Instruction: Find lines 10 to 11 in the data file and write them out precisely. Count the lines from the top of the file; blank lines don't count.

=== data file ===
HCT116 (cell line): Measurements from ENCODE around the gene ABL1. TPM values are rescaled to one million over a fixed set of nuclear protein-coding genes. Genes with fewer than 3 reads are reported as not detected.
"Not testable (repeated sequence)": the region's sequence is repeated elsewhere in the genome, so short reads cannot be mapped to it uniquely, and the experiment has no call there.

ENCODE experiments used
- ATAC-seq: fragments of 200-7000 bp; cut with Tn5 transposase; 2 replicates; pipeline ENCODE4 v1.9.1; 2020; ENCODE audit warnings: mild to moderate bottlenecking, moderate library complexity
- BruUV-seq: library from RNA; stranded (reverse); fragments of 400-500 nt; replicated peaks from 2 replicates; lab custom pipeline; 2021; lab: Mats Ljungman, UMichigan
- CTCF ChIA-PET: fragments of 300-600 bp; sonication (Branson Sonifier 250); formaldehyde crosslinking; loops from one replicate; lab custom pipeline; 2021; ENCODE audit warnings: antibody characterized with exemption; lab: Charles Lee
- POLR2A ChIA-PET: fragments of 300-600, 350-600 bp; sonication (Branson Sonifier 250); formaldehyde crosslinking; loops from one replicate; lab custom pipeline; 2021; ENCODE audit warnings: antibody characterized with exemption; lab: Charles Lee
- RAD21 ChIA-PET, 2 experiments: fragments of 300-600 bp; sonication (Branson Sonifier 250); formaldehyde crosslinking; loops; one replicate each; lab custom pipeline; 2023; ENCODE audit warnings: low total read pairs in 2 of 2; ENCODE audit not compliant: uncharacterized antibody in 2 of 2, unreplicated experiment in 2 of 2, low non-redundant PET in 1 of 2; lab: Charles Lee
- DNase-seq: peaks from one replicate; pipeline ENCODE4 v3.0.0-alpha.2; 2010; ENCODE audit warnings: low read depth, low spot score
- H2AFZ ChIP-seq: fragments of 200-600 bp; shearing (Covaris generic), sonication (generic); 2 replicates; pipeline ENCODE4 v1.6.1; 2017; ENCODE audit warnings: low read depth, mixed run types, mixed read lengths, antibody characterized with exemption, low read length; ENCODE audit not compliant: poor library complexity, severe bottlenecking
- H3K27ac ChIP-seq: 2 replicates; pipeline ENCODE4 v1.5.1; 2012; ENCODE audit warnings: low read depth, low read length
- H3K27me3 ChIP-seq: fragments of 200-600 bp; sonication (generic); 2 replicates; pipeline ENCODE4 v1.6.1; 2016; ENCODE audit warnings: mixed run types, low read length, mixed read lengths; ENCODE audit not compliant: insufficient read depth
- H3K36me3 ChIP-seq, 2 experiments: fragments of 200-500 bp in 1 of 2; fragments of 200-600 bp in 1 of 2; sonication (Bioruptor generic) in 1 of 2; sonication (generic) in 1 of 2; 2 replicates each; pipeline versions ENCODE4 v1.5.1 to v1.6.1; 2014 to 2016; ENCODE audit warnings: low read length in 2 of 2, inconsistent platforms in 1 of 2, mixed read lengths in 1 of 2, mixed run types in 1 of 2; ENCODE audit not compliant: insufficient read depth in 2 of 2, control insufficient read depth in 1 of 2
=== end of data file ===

- H2AFZ ChIP-seq: fragments of 200-600 bp; shearing (Covaris generic), sonication (generic); 2 replicates; pipeline ENCODE4 v1.6.1; 2017; ENCODE audit warnings: low read depth, mixed run types, mixed read lengths, antibody characterized with exemption, low read length; ENCODE audit not compliant: poor library complexity, severe bottlenecking
- H3K27ac ChIP-seq: 2 replicates; pipeline ENCODE4 v1.5.1; 2012; ENCODE audit warnings: low read depth, low read length